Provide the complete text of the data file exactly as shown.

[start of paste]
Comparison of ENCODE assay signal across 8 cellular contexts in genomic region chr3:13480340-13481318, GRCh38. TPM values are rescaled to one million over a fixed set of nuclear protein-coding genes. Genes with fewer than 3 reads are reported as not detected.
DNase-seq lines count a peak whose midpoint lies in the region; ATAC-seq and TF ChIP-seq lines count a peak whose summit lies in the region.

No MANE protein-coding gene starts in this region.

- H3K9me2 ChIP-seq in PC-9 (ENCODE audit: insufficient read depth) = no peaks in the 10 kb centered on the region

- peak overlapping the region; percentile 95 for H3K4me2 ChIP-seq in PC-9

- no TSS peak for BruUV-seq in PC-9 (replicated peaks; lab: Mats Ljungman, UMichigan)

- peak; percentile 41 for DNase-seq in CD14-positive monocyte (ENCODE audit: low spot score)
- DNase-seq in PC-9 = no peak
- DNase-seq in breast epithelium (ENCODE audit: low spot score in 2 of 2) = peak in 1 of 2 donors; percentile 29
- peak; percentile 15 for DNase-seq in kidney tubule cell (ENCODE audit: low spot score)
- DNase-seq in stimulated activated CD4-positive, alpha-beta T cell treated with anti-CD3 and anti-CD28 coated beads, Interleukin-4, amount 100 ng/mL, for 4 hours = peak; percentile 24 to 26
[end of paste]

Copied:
Comparison of ENCODE assay signal across 8 cellular contexts in genomic region chr3:13480340-13481318, GRCh38. TPM values are rescaled to one million over a fixed set of nuclear protein-coding genes. Genes with fewer than 3 reads are reported as not detected.
DNase-seq lines count a peak whose midpoint lies in the region; ATAC-seq and TF ChIP-seq lines count a peak whose summit lies in the region.

No MANE protein-coding gene starts in this region.

- H3K9me2 ChIP-seq in PC-9 (ENCODE audit: insufficient read depth) = no peaks in the 10 kb centered on the region

- peak overlapping the region; percentile 95 for H3K4me2 ChIP-seq in PC-9

- no TSS peak for BruUV-seq in PC-9 (replicated peaks; lab: Mats Ljungman, UMichigan)

- peak; percentile 41 for DNase-seq in CD14-positive monocyte (ENCODE audit: low spot score)
- DNase-seq in PC-9 = no peak
- DNase-seq in breast epithelium (ENCODE audit: low spot score in 2 of 2) = peak in 1 of 2 donors; percentile 29
- peak; percentile 15 for DNase-seq in kidney tubule cell (ENCODE audit: low spot score)
- DNase-seq in stimulated activated CD4-positive, alpha-beta T cell treated with anti-CD3 and anti-CD28 coated beads, Interleukin-4, amount 100 ng/mL, for 4 hours = peak; percentile 24 to 26